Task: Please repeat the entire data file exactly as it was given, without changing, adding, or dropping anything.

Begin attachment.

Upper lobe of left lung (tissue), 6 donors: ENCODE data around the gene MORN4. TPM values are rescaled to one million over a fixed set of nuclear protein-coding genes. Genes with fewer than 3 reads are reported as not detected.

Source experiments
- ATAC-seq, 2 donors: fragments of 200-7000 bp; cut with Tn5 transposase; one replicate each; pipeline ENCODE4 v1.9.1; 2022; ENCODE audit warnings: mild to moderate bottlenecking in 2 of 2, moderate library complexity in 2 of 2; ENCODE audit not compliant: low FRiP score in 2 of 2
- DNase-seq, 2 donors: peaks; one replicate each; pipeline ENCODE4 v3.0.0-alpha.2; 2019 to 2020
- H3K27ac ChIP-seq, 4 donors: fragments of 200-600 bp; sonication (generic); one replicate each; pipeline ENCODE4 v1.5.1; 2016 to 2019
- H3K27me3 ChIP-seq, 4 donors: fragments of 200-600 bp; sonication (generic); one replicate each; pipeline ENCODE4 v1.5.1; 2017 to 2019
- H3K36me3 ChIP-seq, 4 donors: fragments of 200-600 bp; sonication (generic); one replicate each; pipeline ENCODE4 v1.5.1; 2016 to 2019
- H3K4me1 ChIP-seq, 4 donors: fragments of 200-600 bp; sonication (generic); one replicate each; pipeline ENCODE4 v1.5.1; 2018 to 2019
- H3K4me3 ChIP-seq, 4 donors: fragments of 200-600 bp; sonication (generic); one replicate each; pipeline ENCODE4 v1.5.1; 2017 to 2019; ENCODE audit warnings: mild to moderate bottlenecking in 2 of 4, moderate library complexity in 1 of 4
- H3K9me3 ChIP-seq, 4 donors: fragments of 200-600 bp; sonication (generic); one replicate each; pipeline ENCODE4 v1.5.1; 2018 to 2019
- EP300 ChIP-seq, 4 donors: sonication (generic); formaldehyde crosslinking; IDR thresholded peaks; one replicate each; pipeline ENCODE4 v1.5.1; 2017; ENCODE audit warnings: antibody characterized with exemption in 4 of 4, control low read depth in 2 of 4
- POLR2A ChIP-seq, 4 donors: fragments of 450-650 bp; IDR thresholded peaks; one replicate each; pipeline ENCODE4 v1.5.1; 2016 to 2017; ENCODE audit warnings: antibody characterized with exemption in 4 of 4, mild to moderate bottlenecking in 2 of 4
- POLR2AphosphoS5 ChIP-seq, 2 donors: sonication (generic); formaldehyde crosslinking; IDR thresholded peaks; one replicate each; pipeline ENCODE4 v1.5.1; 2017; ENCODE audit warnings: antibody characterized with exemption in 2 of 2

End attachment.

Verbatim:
Upper lobe of left lung (tissue), 6 donors: ENCODE data around the gene MORN4. TPM values are rescaled to one million over a fixed set of nuclear protein-coding genes. Genes with fewer than 3 reads are reported as not detected.

Source experiments
- ATAC-seq, 2 donors: fragments of 200-7000 bp; cut with Tn5 transposase; one replicate each; pipeline ENCODE4 v1.9.1; 2022; ENCODE audit warnings: mild to moderate bottlenecking in 2 of 2, moderate library complexity in 2 of 2; ENCODE audit not compliant: low FRiP score in 2 of 2
- DNase-seq, 2 donors: peaks; one replicate each; pipeline ENCODE4 v3.0.0-alpha.2; 2019 to 2020
- H3K27ac ChIP-seq, 4 donors: fragments of 200-600 bp; sonication (generic); one replicate each; pipeline ENCODE4 v1.5.1; 2016 to 2019
- H3K27me3 ChIP-seq, 4 donors: fragments of 200-600 bp; sonication (generic); one replicate each; pipeline ENCODE4 v1.5.1; 2017 to 2019
- H3K36me3 ChIP-seq, 4 donors: fragments of 200-600 bp; sonication (generic); one replicate each; pipeline ENCODE4 v1.5.1; 2016 to 2019
- H3K4me1 ChIP-seq, 4 donors: fragments of 200-600 bp; sonication (generic); one replicate each; pipeline ENCODE4 v1.5.1; 2018 to 2019
- H3K4me3 ChIP-seq, 4 donors: fragments of 200-600 bp; sonication (generic); one replicate each; pipeline ENCODE4 v1.5.1; 2017 to 2019; ENCODE audit warnings: mild to moderate bottlenecking in 2 of 4, moderate library complexity in 1 of 4
- H3K9me3 ChIP-seq, 4 donors: fragments of 200-600 bp; sonication (generic); one replicate each; pipeline ENCODE4 v1.5.1; 2018 to 2019
- EP300 ChIP-seq, 4 donors: sonication (generic); formaldehyde crosslinking; IDR thresholded peaks; one replicate each; pipeline ENCODE4 v1.5.1; 2017; ENCODE audit warnings: antibody characterized with exemption in 4 of 4, control low read depth in 2 of 4
- POLR2A ChIP-seq, 4 donors: fragments of 450-650 bp; IDR thresholded peaks; one replicate each; pipeline ENCODE4 v1.5.1; 2016 to 2017; ENCODE audit warnings: antibody characterized with exemption in 4 of 4, mild to moderate bottlenecking in 2 of 4
- POLR2AphosphoS5 ChIP-seq, 2 donors: sonication (generic); formaldehyde crosslinking; IDR thresholded peaks; one replicate each; pipeline ENCODE4 v1.5.1; 2017; ENCODE audit warnings: antibody characterized with exemption in 2 of 2